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Thou knowest of things performed so long agone,
This latter age hears little truth or none.
The town Damascus and the lands about
Ruled Hidraort, a wizard grave and sage,
Acquainted well with all the damned rout
Of Pluto's reign, even from his tender age;
Yet of this war he could not figure out
The wished ending, or success presage,
For neither stars above, nor powers of hell,
Nor skill, nor art, nor charm, nor devil could tell.
And yet he thought, -- Oh, vain conceit of man,
Which as thou wishest judgest things to come! --
That the French host to sure destruction ran,
Condemned quite by Heaven's eternal doom:
He thinks no force withstand or vanquish can
The Egyptian strength, and therefore would that some
Both of the prey and glory of the fight
Upon this Syrian folk would haply light.
But for he held the Frenchmen's worth in prize,
And feared the doubtful gain of bloody war,
He, that was closely false and slyly war,
Cast how he might annoy them most from far:
And as he gan upon this point devise, --
As counsellors in ill still nearest are, --
At hand was Satan, ready ere men need,
If once they think, to make them do, the deed.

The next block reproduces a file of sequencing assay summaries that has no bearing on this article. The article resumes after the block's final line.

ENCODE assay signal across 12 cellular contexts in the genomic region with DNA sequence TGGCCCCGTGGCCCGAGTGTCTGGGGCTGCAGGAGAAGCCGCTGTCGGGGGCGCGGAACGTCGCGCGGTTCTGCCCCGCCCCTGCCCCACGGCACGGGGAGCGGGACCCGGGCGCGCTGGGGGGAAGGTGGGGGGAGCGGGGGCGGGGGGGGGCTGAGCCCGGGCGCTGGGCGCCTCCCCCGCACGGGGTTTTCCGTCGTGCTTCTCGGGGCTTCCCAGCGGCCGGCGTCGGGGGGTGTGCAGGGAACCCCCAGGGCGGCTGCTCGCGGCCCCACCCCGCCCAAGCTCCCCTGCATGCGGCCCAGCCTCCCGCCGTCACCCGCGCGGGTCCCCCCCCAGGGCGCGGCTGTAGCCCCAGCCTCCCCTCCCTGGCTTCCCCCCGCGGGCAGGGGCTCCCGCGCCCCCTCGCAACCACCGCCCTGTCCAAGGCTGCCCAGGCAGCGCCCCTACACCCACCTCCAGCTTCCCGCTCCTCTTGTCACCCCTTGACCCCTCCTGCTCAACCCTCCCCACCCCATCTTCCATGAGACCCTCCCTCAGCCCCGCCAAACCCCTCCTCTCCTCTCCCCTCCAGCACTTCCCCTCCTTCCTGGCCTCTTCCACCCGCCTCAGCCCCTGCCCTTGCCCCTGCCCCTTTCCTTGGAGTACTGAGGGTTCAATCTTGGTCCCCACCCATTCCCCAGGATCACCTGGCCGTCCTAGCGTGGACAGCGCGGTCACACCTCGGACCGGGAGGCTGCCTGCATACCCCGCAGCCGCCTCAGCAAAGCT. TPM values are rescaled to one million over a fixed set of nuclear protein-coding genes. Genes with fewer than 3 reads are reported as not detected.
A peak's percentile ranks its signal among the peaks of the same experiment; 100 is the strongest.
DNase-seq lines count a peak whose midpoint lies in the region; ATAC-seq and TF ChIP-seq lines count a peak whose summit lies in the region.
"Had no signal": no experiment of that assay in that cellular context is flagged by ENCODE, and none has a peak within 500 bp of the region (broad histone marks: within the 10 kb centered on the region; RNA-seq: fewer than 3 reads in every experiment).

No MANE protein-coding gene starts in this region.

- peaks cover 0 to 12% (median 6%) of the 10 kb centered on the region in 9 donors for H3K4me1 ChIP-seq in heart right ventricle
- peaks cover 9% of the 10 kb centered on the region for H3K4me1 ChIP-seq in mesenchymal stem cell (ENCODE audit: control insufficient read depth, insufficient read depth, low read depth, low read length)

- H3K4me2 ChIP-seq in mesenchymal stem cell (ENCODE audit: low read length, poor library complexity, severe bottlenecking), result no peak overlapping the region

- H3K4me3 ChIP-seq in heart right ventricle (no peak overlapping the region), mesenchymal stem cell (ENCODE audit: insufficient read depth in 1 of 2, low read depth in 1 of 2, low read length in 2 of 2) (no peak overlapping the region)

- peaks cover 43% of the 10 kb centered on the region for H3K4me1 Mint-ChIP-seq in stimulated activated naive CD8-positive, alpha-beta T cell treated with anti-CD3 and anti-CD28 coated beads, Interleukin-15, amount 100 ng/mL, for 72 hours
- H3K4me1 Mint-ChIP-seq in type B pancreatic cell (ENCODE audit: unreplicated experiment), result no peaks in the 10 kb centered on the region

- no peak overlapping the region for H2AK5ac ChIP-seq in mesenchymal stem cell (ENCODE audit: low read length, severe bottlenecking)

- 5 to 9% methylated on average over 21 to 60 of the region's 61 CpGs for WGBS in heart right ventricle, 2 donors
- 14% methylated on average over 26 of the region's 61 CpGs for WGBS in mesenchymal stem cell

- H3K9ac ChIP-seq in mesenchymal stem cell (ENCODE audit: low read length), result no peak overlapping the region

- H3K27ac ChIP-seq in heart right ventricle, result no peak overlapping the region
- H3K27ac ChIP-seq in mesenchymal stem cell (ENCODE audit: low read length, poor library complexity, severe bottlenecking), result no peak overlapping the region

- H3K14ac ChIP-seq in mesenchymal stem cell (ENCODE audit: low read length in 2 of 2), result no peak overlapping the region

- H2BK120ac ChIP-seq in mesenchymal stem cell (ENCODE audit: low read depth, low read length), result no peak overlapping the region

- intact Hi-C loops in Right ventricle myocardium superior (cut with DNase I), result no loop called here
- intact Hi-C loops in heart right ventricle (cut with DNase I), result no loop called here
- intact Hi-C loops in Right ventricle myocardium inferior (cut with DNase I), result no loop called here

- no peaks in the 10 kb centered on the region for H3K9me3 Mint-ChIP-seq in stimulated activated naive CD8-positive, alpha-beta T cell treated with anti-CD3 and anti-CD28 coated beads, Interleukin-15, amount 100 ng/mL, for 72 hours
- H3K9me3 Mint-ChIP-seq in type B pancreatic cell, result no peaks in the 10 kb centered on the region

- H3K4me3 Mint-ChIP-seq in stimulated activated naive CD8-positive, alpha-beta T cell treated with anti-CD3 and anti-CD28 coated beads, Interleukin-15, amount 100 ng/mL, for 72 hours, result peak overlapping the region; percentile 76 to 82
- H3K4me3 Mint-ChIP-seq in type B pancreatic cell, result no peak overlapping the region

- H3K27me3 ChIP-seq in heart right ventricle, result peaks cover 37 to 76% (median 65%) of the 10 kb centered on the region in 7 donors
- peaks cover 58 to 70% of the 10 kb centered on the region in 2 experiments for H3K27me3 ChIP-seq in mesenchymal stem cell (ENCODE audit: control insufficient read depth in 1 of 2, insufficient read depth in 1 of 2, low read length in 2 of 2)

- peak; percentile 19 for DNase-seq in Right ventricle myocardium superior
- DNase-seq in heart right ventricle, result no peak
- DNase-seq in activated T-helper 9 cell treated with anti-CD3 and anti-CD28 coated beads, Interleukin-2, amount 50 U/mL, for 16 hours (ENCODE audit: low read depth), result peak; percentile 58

He counselled him how best to hunt his game,
What dart to cast, what net, what toil to pitch,
A niece he had, a nice and tender dame,
Peerless in wit, in nature's blessings rich,
To all deceit she could her beauty frame,
False, fair and young, a virgin and a witch;
To her he told the sum of this emprise,
And praised her thus, for she was fair and wise:
"My dear, who underneath these locks of gold,
And native brightness of thy lovely hue,
Hidest grave thoughts, ripe wit, and wisdom old,
More skill than I, in all mine arts untrue,
To thee my purpose great I must unfold,
This enterprise thy cunning must pursue,
Weave thou to end this web which I begin,
I will the distaff hold, come thou and spin.
"Go to the Christians' host, and there assay
All subtle sleights that women use in love,
Shed brinish tears, sob, sigh, entreat and pray,
Wring thy fair hands, cast up thine eyes above,
For mourning beauty hath much power, men say,
The stubborn hearts with pity frail to move;
Look pale for dread, and blush sometime for shame,
In seeming truth thy lies will soonest frame.
"Take with the bait Lord Godfrey, if thou may'st;
Frame snares of look, strains of alluring speech;
For if he love, the conquest then thou hast,
Thus purposed war thou may'st with ease impeach,
Else lead the other Lords to deserts waste,
And hold them slaves far from their leader's reach:"
Thus taught he her, and for conclusion, saith,
"All things are lawful for our lands and faith."
The sweet Armida took this charge on hand,
A tender piece, for beauty, sex and age,
The sun was sunken underneath the land,
When she began her wanton pilgrimage,
In silken weeds she tteth to withstand,
And conquer knights in warlike equipage,
Of their night ambling dame the Syrians prated,
Some good, some bad, as they her loved or hated.
Within few days the nymph arrived there
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